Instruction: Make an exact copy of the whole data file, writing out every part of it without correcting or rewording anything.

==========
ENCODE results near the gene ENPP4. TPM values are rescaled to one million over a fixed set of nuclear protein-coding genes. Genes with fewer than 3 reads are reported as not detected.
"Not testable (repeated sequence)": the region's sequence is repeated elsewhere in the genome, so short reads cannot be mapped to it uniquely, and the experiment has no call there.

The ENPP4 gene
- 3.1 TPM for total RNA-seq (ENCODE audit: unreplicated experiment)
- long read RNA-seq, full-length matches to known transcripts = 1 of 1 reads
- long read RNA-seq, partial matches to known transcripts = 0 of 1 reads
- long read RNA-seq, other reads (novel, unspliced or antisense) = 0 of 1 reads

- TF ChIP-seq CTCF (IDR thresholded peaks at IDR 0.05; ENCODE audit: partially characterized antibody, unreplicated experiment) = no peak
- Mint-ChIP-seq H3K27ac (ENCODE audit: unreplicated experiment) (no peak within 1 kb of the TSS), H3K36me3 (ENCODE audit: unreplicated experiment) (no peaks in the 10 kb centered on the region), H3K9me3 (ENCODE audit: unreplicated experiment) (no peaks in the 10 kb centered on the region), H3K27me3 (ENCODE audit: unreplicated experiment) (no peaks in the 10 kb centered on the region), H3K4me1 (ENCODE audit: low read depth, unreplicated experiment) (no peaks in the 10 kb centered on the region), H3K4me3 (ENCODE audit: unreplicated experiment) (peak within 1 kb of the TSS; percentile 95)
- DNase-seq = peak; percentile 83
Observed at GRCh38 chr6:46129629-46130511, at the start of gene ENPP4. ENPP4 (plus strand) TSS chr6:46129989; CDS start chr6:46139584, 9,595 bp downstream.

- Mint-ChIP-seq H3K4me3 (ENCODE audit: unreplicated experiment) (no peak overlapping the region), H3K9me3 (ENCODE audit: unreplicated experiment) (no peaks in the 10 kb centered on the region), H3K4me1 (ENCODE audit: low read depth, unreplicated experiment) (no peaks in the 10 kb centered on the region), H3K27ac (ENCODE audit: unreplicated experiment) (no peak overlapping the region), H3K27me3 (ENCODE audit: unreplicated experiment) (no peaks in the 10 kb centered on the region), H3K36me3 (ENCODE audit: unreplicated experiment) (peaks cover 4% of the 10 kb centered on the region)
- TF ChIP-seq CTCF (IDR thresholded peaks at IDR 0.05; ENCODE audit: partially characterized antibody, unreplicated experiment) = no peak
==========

ENCODE results near the gene ENPP4. TPM values are rescaled to one million over a fixed set of nuclear protein-coding genes. Genes with fewer than 3 reads are reported as not detected.
"Not testable (repeated sequence)": the region's sequence is repeated elsewhere in the genome, so short reads cannot be mapped to it uniquely, and the experiment has no call there.

The ENPP4 gene
- 3.1 TPM for total RNA-seq (ENCODE audit: unreplicated experiment)
- long read RNA-seq, full-length matches to known transcripts = 1 of 1 reads
- long read RNA-seq, partial matches to known transcripts = 0 of 1 reads
- long read RNA-seq, other reads (novel, unspliced or antisense) = 0 of 1 reads

- TF ChIP-seq CTCF (IDR thresholded peaks at IDR 0.05; ENCODE audit: partially characterized antibody, unreplicated experiment) = no peak
- Mint-ChIP-seq H3K27ac (ENCODE audit: unreplicated experiment) (no peak within 1 kb of the TSS), H3K36me3 (ENCODE audit: unreplicated experiment) (no peaks in the 10 kb centered on the region), H3K9me3 (ENCODE audit: unreplicated experiment) (no peaks in the 10 kb centered on the region), H3K27me3 (ENCODE audit: unreplicated experiment) (no peaks in the 10 kb centered on the region), H3K4me1 (ENCODE audit: low read depth, unreplicated experiment) (no peaks in the 10 kb centered on the region), H3K4me3 (ENCODE audit: unreplicated experiment) (peak within 1 kb of the TSS; percentile 95)
- DNase-seq = peak; percentile 83
Observed at GRCh38 chr6:46129629-46130511, at the start of gene ENPP4. ENPP4 (plus strand) TSS chr6:46129989; CDS start chr6:46139584, 9,595 bp downstream.

- Mint-ChIP-seq H3K4me3 (ENCODE audit: unreplicated experiment) (no peak overlapping the region), H3K9me3 (ENCODE audit: unreplicated experiment) (no peaks in the 10 kb centered on the region), H3K4me1 (ENCODE audit: low read depth, unreplicated experiment) (no peaks in the 10 kb centered on the region), H3K27ac (ENCODE audit: unreplicated experiment) (no peak overlapping the region), H3K27me3 (ENCODE audit: unreplicated experiment) (no peaks in the 10 kb centered on the region), H3K36me3 (ENCODE audit: unreplicated experiment) (peaks cover 4% of the 10 kb centered on the region)
- TF ChIP-seq CTCF (IDR thresholded peaks at IDR 0.05; ENCODE audit: partially characterized antibody, unreplicated experiment) = no peak